Jesus never promised us we would have no affliction.  He loves us too much for that.  He teaches us many lessons through the hard times;  lessons we could learn no other way.  Affliction teaches us about our weaknesses, it draws us to the throne of God, it purifies us, it weans us from the world, and it makes us long for Heaven.  One day we will thank God for every storm.



                  1. The Power of Storms



Where did this storm come from?  You say, “Well, it came from where most storms on the Sea of Galilee come from.  It was formed from the wind tunnel down from the mountains.”


Notice the word “rebuked” in Verse 24.  He “rebuked the wind.”  To rebuke the wind for blowing is ludicrous.  That's what the wind was designed to do – blow!  To scold an inanimate object for something doesn't make sense.  You can't blame the wind for blowing!


The word “rebuke” is the same word that Jesus used to rebuke the demonic spirits that had possessed a person.  It is a command:  Hush!  Be quiet!  Cease!


It's as if Jesus was saying, “This storm had come because of the forces of evil.  It was the handiwork of His greatest enemy, Satan.  Satan was attempting to prevent God's plan of salvation from being accomplished by Jesus dying on the cross.  Satan wanted Jesus to die any way but God's way.


Satan had already tried to take the life of Jesus in other ways.  He had Herod kill all the boy babies under the age of two with a sword around the time of Jesus' birth, but God delivered Jesus.


Satan had incited the religious leaders in Nazareth to stone Jesus, but God delivered Him.


Since Satan could not stop God's plan through sword or stones, he now attempts to stop it by the storm and the sea.


Why do personal storms come in our lives?


Some storms are our own fault.  We do it to our self.  We make foolish choices.


Some storms come from God – not to destroy you, but to develop us.  He may send storms our way to discipline us or to draw us closer to Him.


But some storms are satanic in nature.  Satan wants to defeat us.


Notice that the storms brought the disciples great FEAR.  The biggest storm was not around them, but within them.  Fear can kill a person faster than a storm.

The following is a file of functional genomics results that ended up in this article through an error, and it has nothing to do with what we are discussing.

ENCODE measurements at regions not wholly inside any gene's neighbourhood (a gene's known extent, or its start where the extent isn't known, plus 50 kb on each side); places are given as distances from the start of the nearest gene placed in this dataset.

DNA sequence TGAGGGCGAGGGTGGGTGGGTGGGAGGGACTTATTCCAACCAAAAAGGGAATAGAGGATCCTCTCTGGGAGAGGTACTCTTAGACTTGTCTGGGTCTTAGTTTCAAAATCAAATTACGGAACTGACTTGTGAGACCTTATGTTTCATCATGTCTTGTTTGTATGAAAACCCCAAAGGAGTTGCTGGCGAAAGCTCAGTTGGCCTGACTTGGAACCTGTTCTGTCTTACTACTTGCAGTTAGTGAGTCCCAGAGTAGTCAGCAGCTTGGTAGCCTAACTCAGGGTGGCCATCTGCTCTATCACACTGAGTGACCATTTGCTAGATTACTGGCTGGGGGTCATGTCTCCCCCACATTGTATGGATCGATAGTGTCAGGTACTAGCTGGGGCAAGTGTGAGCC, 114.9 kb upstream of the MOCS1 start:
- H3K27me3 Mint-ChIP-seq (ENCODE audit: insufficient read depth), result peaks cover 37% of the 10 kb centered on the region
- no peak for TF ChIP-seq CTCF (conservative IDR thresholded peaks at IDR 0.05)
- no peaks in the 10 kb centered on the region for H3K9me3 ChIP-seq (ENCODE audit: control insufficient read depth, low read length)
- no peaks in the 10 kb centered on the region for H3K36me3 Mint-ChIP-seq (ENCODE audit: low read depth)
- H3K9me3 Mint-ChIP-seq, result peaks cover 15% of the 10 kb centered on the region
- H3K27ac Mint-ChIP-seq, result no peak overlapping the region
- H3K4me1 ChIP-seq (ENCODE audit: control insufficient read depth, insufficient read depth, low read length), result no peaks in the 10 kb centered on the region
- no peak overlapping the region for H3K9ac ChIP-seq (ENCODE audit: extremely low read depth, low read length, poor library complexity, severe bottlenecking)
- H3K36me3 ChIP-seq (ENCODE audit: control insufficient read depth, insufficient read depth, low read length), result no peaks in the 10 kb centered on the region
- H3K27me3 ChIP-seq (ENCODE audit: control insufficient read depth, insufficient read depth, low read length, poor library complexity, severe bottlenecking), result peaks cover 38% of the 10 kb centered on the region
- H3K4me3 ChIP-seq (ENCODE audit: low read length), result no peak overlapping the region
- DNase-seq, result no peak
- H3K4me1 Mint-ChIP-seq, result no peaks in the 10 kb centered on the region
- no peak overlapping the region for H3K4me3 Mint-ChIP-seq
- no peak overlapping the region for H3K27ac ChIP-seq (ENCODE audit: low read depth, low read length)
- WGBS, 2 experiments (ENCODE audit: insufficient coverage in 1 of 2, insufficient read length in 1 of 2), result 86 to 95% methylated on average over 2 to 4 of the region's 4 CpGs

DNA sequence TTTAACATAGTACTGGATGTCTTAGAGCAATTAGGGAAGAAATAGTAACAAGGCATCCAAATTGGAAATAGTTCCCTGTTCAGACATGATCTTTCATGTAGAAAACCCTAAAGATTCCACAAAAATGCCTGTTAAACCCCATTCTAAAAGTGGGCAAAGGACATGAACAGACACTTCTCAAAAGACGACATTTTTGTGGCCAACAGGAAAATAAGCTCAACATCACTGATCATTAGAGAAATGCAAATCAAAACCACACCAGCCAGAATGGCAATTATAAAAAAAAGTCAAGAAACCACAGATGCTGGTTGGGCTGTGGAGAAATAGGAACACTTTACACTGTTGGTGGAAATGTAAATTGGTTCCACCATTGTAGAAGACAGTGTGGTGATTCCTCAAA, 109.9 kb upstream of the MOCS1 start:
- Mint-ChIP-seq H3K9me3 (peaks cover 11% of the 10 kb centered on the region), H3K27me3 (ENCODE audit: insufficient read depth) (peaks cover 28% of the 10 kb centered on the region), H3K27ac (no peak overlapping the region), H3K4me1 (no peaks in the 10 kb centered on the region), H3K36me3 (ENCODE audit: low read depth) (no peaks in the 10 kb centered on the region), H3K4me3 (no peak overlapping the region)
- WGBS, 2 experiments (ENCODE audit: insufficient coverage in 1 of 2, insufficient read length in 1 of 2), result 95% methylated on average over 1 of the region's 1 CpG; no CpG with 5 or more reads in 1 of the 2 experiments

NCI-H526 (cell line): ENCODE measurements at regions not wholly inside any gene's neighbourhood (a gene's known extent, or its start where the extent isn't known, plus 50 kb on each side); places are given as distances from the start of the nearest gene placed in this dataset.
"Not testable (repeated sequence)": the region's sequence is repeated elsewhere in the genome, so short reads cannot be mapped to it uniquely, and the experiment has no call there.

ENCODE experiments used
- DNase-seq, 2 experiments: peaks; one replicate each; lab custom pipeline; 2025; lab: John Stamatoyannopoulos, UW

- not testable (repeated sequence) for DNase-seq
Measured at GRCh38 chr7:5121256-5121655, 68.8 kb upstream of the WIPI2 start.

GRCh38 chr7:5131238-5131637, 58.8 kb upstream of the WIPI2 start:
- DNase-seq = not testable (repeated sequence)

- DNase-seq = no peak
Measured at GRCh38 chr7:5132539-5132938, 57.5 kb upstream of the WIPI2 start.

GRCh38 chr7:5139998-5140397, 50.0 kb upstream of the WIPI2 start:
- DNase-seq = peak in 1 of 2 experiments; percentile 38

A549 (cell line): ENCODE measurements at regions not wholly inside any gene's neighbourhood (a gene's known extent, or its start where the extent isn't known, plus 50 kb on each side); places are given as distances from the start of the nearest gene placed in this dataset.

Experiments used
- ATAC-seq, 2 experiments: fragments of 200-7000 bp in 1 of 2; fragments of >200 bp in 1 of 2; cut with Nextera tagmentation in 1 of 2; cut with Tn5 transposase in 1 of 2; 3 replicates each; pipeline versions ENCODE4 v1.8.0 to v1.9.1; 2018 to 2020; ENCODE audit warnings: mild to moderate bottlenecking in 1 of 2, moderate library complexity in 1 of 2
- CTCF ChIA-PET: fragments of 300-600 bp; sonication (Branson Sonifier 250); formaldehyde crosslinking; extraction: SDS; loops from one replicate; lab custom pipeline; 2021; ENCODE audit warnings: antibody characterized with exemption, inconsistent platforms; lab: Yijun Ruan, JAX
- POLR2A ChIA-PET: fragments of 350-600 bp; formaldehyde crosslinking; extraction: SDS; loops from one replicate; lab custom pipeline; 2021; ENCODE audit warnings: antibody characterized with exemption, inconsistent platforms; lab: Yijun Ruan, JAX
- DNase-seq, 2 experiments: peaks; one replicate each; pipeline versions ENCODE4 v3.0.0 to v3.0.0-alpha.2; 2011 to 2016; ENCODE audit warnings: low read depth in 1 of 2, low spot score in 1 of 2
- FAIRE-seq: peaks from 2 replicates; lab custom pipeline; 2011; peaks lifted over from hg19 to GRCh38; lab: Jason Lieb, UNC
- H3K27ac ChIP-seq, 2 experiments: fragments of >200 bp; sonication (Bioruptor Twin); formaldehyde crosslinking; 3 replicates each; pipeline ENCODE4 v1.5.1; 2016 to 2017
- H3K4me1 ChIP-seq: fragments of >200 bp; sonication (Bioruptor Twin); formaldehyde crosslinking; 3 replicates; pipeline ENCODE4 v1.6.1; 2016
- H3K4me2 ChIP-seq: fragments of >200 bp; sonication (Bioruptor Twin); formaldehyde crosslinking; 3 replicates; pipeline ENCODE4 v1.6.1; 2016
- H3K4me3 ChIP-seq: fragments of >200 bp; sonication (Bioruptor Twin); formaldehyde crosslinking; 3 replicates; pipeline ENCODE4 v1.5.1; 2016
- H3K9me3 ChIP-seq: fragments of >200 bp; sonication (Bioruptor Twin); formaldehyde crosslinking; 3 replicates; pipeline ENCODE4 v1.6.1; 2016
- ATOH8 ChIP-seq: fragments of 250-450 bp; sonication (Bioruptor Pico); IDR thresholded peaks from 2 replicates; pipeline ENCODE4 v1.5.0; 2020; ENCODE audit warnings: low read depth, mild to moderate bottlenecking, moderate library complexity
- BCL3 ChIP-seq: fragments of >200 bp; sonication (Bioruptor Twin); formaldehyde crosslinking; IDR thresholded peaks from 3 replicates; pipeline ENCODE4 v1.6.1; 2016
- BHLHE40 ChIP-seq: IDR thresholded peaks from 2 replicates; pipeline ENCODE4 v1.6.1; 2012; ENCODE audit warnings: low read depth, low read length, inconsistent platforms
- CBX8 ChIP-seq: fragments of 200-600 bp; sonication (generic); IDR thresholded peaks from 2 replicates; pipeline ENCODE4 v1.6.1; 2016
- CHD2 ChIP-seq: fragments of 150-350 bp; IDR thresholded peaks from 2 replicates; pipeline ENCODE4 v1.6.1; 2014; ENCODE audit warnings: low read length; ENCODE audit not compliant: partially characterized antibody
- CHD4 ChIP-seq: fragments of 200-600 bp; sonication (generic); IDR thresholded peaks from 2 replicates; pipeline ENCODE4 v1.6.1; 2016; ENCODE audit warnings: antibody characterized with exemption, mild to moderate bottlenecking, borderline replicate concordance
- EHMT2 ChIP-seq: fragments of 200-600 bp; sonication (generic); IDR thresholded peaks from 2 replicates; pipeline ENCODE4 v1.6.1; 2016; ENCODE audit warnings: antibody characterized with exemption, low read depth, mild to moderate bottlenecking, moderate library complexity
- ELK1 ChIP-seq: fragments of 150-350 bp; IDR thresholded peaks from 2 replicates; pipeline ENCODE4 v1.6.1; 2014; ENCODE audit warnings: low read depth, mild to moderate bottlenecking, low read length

When you are in the midst of a personal storm, fear will cause you to think the very worst is going to happen.  Fear of the storm is usually worse than the storm itself.


When Germany started bombing England, Churchill said, “We have nothing to fear except fear itself.”  He knew fear could do more damage than Nazi bombs.


Paul Harvey told the story of a Arkansas farmer who kept losing hens to a night-time predator.  He suspected it was a fox, so one evening the farmer left his loaded shotgun beside his bed.  When he heard a commotion in the hen house, he grabbed his shotgun and ran toward the hen house wearing only his nightshirt.


He forgot his flashlight, so as he approached the dark hen house, fear began to take over.  He began to worry, “What if this fox is rabid and it bites me before I can kill it?”  “Or, what if it's not a fox , but a bobcat?”  He was literally shaking with fear as he approached the hen house.  He paused to listen.


At that very moment, his trusty old hound dog, Blue, who had crept up silently on his master, decided to show his affection.  Old Blue stuck his cold nose under the nightshirt of the farmer from behind.  The farmer's finger was on the trigger and “KABLAM!”  Thirty hens lost their lives that night.  But it wasn't the fox – or bobcat – that killed them,  it was fear.

As long as you are focused on the storm and the worse that could happen to you, fear will control you.

 The Purpose of the Storm

Why does God permit storms to come in our lives?  Does God have a purpose in permitting storms to come our way?  Yes, He does!

  1. He wants to Develop our Faith


This may be the supreme reason.  When He had stilled the storm, He gently rebuked

them, saying, “Where is your faith?”  God sends trials to see if we will react in faith

to Him.

  1. He wants to Reveal His Power


God wants to show us His power.  He may not calm the storm as soon as we want Him

to, but He is an on-time God!


  1. He wants to Prove His love to us.


If He doesn't calm the storm Around us, He will calm the storm Within us!



            1.  The Peace After the Storm       Luke 8:24-25



I wonder what Jesus did after He calmed the storm?  I think I know.  I think He laid back down on the pillow, but before He went back to sleep, I think He looked up at His disciples and with a smile said, “Boys, do you think you can get us to the other side now?”


Andre Crouch used to sing:


I thank God for the  mountains;

And I thank Him for the valleys;

I thank Him for the storms He's brought me through.